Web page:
Check out a free preview of the full API Design in Node.js (using Express & Mongo) course:
The "CommonJS" Lesson is part of the full, API Design in Node.js (using Express & Mongo) course featured in this preview video. Here's what you'd learn in this lesson:

Node uses CommonJS as it’s module loader. Scott explains how to use the require() method to load built-in modules, Node modules, and user-created modules. He also talks about the differences between using exports and module.exports when creating a module.

Get Unlimited Access Now

Transcript from the "CommonJS" Lesson

[00:00:04]
>> Speaker 1: So Node uses CommonJS for its module loader. Anybody here knows what CommonJS is?
>> Speaker 2: Module loader?
>> Speaker 1: [LAUGH] How'd you know? [LAUGH] Yeah, it's a module loader. That's exactly what it is. It's kind of funny, because when I first heard of CommonJS, and I looked at the syntax, I was like it uses require.

[00:00:24] Wait, isn't that RequireJs? No, it's not. RequireJs is actually AMD. But CommonJS is what the Node folks decided to use as their module loader because they had to. Because if you think about it, when you run JavaScripts on the client, how do we tell other JavaScript about other JavaScript?

[00:00:42] How do we associate JavaScript's files together in the client? Script tags, right? So you have a html file, you have script tags. There's no html file, there's no DOM on Node. So there needs to be way of associating these JavaScript files together, these modules, so they needed a module loader, so they chose CommonJS.

[00:01:01] Which in my opinion was a really good choice. There are some differences between CommonJS and AMD. And now the new ES2015 module, which is completely different than all of them. But CommonJs was the one that they chose a couple years ago, when they made Node, and it's a really good choice.

[00:01:17] So using require ( ) we get access to built in and third party npm modules and of course the modules that we make. So here's a little code snippet of how that actually works. So if we were inside of a Node file, and I'll show you in a minute, just do it from the terminal, this is how we would get access to a build in Node module.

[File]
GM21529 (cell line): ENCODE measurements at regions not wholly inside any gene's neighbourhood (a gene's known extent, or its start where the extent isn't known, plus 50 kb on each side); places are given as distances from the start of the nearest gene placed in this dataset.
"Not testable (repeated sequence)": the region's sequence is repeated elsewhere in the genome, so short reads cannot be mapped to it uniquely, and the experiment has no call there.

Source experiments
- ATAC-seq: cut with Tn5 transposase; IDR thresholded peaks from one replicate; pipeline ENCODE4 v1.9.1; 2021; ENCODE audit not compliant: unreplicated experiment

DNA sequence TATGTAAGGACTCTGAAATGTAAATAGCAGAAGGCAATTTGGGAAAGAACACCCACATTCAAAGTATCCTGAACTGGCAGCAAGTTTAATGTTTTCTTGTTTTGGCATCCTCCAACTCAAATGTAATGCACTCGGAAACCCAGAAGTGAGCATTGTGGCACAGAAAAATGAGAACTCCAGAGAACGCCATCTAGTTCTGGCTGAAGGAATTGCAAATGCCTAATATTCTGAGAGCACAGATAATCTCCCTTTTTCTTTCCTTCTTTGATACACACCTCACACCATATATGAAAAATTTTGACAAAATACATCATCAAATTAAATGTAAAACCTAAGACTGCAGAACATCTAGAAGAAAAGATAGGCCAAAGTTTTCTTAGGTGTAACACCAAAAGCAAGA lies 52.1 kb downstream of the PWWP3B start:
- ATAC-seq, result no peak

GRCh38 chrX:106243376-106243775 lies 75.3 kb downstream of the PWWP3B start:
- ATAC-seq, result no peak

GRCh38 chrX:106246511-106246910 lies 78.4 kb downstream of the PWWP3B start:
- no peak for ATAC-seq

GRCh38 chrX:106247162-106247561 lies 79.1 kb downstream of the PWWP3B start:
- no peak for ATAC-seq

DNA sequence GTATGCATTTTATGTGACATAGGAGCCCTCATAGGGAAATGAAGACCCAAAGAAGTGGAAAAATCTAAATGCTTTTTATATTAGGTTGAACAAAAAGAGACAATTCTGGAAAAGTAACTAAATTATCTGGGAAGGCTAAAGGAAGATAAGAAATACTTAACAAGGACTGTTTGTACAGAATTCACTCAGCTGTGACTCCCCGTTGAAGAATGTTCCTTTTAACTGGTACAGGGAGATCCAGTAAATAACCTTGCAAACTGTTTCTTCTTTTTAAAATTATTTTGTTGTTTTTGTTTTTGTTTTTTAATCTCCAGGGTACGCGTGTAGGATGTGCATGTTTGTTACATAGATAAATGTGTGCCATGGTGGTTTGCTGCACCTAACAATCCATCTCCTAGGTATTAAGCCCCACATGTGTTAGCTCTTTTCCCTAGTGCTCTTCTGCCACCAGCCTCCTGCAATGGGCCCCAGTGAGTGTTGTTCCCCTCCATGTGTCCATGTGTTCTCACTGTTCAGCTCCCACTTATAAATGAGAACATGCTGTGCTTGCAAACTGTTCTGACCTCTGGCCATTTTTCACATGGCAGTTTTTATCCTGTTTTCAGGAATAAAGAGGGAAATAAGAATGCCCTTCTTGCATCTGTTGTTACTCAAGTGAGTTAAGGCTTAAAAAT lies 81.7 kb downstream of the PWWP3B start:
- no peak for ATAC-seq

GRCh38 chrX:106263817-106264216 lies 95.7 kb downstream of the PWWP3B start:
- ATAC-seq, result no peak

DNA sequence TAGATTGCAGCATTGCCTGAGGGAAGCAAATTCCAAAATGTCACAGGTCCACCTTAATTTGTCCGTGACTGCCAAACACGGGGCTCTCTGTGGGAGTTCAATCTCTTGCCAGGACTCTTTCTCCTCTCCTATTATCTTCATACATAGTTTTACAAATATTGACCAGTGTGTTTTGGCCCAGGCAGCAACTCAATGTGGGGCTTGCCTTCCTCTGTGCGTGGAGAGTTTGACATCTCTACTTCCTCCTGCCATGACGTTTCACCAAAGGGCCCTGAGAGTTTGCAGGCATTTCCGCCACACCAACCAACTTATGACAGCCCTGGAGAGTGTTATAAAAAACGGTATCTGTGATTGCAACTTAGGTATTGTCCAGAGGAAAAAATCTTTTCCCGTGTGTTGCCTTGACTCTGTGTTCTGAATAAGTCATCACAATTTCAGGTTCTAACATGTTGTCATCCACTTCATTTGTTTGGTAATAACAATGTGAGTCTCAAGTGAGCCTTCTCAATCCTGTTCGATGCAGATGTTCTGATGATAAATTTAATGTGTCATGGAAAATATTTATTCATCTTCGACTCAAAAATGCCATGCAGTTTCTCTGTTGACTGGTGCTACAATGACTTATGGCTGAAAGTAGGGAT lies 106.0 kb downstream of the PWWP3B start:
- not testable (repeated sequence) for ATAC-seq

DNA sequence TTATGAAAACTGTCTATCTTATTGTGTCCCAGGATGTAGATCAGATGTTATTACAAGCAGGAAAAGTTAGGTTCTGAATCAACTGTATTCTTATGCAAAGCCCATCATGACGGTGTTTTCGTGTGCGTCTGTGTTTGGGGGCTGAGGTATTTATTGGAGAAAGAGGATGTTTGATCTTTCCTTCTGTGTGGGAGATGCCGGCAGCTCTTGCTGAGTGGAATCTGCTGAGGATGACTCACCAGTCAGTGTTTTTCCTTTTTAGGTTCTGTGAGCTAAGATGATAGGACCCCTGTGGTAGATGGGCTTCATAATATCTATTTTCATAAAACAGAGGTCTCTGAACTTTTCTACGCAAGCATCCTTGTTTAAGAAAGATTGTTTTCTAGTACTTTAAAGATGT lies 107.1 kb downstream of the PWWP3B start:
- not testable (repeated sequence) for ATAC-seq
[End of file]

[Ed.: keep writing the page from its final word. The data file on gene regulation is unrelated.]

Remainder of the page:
[00:01:37] We would just say, var, whatever you want to call it, = and you use the require function, and pass in the name of that module. In this specific example, the path module is a module that's built into Node. And if we get a little more fine detail, we know that this is either a built in to Node module or a module that we downloaded.

[00:01:57] And that is because we didn't have to prefix it with a ./ and if you don't prefix your names in the require, what happens is Node is automatically gonna assume that it's either a built in Node module or it's belonging in the Node module's folder. If you put a ./ in front of it, it's going to like, this is a module that you made somewhere in this directory let me go find it.

[00:02:19] And I'll show you what that looks like in a minute. So this is an example of a built in Node module that we did not have to download, it's already baked into Node, path. Here's an example of one that we downloaded, so this is like we npm installed lodash, which is an alternative to underscore.

[00:02:34] If you've ever used Underscore.js, it's the same thing. All right, this is how we require it, it's the same thing. We just require the name of the package, which is lodash. And we don't have to put a ./ in front of it because it's installed in a Node module's folder.

[00:02:48] So we don't have to do that. Anything that's in a Node module's folder, you don't have to put a ./ in front of it. But for this one, which is the module that we created in a separate file, we have to put the ./ in front of it.

[00:03:01] Otherwise, Node is gonna assume that it's in the Node module's folder, or that it's baked in internally, which is not the case. Just won't be able to find it if we didn't do this. And the path that you place in here is relative to the file that you're acquiring from.

[00:03:19]
>> Speaker 1: Also note that I didn't have to put .js, I didn't have to put an extension name on any of these files. It just assumes that it's JavaScript by default. So you don't have to put .js, it just knows. I mean, what else would it be? It might be JSON or something else, but by default it's gonna be js, so you don't have to put the extension.

[00:03:35] If you do put the extension, it's not gonna break. But you don't have to. Any questions on that stuff?
>> Speaker 1: Okay, so above are some examples, how to access Node modules using CommonJS. So this is how we would access them. Here are some examples of how we would expose them, if we were to create them.

[00:03:58] So these are two different files, but here's the one file. So we would use the, oops, should be exports not export, forgot about the s there. So we would use the exports keyword here, which would allow us to expose. Yes?
>> Speaker 2: There's this question on how does Node know where the Node module's folder is?

[00:04:20]
>> Speaker 1: The Node module's folder will always be on the root of the application next to npm. And if it's not there, it'll recursively look for it.